Knut Kleve, Professor of Classics at the University of Oslo, is a papyrologist who attended the Bellagio conference. He prepared a delightful essay that puts our current consensus for preservation into a truly long-range perspective. The essay has been slightly condensed and makes a splendid introduction to this report.–Patricia Battin
Papyrus was the writing material of the Egyptians, Greeks and Romans, and papyrus rolls the brittle books of antiquity. Lucretius and other authors tell how the rolls crunch and go to pieces in use, and these accounts are confirmed by modern discoveries of papyri under the lava of Herculaneum and the sands of Egypt. Papyri had other deficiencies. One could write only on the inside of the roll, for the outside was too liable to damage when unrolled. A roll could not be too long, lest it become unmanageable. Most of the Greek and Latin rolls that are preserved are less than ten meters long. For that reason, a roll did not contain much text, and major works, such as Homer’s Iliad, had to be divided among several rolls. It was, furthermore, difficult to look up a particular place in a papyrus roll. The text columns were unnumbered and you had to roll up until you found the place you were searching for Therefore, current authors were likely to cite from memory–and erroneously.
Parchment was occasionally used from the second century B.C. and it eventually became the material of the future, while papyrus gradually fell out of use. Parchment held sway, in turn, until it was replaced by Arabic paper. Here we have the three p’s of cultural history: papyrus, parchment and paper. Now we seem to have a fourth: the PC.
Parchment was a tougher material than papyrus and could easily be bound into codices (i.e., our form of books). One could write on both sides of the parchment and one codex could contain the content of many papyrus books, say, the whole of the Iliad. A numbering system was introduced for the pages (or the chapters and verses) in the text, especially for the Holy Scripture where it was important to find the right quotation The fourth century was a critical time for the classical literature of Greece and Rome. Written on papyrus, it was gradually crumbling away and threatened to sink into oblivion unless transferred to parchment Constantine the Great had begun that process by having the books of Holy Scripture copied, and his son the Emperor Constantius II undertook to continue the effort. The result of his initiative was the first imperial library of Constantinople, which contained more than 100,000 volumes The leader of the project was Themistios who commanded a considerable team of calligraphers and librarians.
One of the main problems was, as it is today, to choose what to save, for it was impossible to save everything. First, Themistios and the emperor chose to save the old literature–Homer and other great authors of the golden age of Greece. Themistios seems to have been uninterested in Latin authors. He did not, and did not want to, understand Latin. He was an arrogant Greek who regarded all other people, including Romans, as simply barbarians. But the emperors were Romans and Latin speaking, so Constantius saw that the classical literature was also transferred to parchment.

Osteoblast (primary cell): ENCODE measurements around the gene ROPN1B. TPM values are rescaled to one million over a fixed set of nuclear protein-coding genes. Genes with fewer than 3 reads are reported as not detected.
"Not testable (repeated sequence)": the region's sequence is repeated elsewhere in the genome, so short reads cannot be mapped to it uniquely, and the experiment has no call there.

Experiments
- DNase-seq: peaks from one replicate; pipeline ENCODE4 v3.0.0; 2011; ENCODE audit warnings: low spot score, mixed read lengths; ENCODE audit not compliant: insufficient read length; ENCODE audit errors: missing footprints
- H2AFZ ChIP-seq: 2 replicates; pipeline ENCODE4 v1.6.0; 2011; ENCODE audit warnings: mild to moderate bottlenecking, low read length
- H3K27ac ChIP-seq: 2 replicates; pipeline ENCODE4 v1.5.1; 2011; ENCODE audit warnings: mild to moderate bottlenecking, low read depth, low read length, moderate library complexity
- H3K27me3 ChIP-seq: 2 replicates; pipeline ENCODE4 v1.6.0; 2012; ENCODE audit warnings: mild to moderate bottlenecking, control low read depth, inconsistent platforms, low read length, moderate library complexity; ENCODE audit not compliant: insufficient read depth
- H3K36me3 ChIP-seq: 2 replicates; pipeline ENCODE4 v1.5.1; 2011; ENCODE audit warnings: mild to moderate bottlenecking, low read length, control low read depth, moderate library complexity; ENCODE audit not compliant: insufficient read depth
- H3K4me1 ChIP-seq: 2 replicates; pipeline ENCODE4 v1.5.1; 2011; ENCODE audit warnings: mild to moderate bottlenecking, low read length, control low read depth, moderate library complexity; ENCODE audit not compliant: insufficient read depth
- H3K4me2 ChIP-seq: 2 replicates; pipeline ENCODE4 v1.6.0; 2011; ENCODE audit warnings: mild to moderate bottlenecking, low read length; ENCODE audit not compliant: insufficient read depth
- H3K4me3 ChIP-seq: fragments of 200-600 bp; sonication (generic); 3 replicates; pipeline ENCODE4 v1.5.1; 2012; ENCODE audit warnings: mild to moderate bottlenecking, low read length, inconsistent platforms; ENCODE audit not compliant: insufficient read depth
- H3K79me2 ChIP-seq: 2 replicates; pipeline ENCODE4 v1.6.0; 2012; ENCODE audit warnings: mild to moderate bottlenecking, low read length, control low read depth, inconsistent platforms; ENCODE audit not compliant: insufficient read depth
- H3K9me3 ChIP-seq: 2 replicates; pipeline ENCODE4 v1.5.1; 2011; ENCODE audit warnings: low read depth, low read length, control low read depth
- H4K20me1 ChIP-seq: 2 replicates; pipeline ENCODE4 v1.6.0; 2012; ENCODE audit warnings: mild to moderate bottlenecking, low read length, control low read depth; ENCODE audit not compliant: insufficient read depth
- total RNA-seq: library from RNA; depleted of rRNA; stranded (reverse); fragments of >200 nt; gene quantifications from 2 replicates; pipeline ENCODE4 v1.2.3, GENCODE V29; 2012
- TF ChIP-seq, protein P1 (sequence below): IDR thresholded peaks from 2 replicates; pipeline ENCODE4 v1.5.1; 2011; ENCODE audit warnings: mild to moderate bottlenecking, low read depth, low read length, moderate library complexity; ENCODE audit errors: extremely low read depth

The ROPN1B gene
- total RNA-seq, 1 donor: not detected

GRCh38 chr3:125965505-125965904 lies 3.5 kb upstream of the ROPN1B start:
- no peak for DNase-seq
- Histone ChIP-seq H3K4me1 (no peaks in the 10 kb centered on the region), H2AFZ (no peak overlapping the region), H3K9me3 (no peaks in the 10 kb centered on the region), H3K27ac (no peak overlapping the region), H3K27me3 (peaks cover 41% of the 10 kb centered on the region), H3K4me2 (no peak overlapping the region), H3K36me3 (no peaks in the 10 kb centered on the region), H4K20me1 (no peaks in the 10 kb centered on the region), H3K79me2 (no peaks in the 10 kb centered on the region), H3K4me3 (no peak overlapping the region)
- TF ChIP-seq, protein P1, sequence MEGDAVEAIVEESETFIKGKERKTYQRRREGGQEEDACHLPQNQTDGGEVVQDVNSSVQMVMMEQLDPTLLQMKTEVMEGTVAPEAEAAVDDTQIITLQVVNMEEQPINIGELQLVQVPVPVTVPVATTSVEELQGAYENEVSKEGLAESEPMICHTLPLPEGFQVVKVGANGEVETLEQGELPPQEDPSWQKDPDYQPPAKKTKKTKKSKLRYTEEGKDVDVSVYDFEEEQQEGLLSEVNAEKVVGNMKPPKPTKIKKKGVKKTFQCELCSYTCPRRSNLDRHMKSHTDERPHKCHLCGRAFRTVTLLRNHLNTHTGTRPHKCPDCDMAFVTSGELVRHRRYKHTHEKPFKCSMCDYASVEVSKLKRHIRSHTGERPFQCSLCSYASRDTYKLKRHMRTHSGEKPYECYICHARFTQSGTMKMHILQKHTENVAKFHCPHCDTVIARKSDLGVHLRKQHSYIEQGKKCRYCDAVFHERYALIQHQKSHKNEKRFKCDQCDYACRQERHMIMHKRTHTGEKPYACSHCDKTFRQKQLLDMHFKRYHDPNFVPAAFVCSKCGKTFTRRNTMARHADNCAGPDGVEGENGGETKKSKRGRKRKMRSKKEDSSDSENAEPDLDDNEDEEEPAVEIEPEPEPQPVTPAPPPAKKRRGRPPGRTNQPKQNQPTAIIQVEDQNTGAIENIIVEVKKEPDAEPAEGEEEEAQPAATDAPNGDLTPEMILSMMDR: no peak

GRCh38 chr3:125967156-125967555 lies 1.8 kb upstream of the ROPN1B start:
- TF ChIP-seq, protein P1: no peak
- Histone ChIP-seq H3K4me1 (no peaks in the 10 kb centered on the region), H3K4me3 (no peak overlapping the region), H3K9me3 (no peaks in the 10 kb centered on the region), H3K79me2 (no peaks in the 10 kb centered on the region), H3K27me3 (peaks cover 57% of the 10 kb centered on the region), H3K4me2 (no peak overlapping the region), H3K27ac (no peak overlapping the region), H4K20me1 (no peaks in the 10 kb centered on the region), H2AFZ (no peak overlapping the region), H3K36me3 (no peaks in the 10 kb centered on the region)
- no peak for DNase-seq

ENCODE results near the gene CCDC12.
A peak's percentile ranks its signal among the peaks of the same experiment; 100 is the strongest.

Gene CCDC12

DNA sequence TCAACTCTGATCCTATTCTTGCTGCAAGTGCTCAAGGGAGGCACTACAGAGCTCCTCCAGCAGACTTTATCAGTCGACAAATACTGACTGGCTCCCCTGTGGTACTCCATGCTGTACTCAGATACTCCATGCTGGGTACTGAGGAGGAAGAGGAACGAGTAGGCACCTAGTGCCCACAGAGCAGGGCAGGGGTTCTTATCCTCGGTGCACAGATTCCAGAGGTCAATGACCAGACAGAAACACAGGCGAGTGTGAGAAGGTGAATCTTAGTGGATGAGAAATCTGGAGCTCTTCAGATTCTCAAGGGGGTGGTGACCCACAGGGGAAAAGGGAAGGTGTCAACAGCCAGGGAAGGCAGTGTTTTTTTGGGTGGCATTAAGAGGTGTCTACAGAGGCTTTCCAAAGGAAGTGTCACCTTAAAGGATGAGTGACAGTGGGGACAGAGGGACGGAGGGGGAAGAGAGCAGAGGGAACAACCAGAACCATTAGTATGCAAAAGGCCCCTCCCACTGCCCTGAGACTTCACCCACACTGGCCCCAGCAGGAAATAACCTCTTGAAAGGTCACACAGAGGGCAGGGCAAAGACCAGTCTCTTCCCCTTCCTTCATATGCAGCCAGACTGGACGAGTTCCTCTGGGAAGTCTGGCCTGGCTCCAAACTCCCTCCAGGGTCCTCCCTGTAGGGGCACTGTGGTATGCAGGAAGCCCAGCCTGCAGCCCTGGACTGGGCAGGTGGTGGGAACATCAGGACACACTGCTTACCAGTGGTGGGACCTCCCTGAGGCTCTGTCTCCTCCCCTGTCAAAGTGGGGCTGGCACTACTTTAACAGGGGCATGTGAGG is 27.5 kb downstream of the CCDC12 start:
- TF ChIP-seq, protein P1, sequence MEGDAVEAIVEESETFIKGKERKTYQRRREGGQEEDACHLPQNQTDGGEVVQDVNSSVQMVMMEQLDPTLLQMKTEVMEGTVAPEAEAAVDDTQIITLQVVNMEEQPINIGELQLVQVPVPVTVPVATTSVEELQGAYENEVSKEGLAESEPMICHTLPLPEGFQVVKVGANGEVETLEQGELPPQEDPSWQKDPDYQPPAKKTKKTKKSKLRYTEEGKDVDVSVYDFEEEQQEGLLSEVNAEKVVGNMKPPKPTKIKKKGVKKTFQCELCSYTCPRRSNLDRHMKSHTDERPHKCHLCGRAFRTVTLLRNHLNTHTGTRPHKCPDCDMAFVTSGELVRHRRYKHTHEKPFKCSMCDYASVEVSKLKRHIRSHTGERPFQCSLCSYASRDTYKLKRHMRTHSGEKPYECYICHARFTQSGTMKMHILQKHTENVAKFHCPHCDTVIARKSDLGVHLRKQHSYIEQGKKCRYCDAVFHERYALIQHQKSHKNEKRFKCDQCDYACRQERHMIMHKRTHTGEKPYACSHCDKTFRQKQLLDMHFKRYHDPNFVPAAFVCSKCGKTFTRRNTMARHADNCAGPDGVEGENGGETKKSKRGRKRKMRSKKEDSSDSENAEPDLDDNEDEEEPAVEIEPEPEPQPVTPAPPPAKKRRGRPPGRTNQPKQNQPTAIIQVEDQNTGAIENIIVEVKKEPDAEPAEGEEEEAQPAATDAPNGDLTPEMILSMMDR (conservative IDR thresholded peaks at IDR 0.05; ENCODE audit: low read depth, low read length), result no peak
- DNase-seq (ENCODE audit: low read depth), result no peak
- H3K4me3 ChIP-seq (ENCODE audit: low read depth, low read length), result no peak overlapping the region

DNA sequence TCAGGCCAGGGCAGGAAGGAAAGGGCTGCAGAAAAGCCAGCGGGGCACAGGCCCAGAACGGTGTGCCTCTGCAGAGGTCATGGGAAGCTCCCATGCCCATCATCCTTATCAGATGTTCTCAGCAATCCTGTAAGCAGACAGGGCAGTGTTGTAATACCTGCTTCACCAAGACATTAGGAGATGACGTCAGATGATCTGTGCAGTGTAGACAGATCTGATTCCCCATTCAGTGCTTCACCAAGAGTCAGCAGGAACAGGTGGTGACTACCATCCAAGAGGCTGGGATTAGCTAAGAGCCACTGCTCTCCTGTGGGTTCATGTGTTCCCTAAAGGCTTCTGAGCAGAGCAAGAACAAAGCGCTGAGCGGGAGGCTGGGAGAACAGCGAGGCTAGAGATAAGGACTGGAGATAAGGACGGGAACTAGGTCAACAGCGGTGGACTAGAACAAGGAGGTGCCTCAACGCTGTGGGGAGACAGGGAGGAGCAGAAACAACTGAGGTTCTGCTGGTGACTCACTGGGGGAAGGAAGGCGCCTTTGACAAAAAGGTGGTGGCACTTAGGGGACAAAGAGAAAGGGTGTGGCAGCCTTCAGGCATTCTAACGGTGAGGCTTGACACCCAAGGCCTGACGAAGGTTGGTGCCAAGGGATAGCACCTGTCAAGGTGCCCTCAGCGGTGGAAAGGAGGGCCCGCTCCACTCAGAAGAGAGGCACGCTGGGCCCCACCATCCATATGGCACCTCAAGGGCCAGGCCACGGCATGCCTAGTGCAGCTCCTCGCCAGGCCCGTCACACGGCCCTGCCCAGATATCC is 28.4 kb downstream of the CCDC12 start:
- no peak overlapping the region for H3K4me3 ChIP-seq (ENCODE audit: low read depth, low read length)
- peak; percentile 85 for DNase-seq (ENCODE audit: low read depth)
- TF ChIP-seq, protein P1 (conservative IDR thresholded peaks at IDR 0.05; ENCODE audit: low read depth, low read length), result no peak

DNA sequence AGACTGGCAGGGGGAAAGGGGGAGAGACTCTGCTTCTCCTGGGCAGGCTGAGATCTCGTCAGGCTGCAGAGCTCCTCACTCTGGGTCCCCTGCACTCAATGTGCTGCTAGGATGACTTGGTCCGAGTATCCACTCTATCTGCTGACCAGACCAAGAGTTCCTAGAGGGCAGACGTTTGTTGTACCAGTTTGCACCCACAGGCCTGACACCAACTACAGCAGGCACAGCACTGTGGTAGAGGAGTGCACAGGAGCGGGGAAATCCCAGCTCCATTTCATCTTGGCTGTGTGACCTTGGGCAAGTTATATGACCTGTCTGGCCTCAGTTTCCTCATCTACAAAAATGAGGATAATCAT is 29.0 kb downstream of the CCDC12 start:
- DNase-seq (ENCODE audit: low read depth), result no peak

Although the older literature was regarded as more valuable than contemporary work no one any longer spoke the Greek of the great Attic authors. So it was necessary to save commentaries and works of grammar as well as the texts of Sophocles, Plautus and other classical works From the record, we can see that Themistios knew many more classical authors than we have today. For instance, he mentions a triad of Stoic philosophers whose work is completely lost to us except for a few citations by other classical authors and some scraps among the carbonized remains at Herculaneum,
Themistios also had a remedy for the papyrus rolls that could not possibly be transcribed. He tried to delay the decay by putting the rolls into parchment coverings, rather like our attempt to encase brittle books in special envelopes or boxes.
The greatest enemy of ancient literature was, however, fires Several fires in the Constantinople library eventually destroyed much of the collection, but Themistios’ efforts had not been wholly in vain, for visitors came to the library from the provinces to consult works and take away copies–and some of the copies were recopied. Without the efforts of Constantius and Themistios our knowledge of the classical literature would certainly have been even smaller.
Certainly some of the lost literature was deliberately and systematically destroyed. A quite unhistorical, but probably apt, story comes to us through the Norwegian humorist, Nils Kjaer. At the time of Caliph Omar’s invasion of Egypt, the Arab officer on duty in the destruction of the library of Alexandria used two stamps with which he marked the books. One said: “Does notagree with the Koran–heretic, must be burned. The other said: Agrees with the Koran–superfluous, must be burned,”
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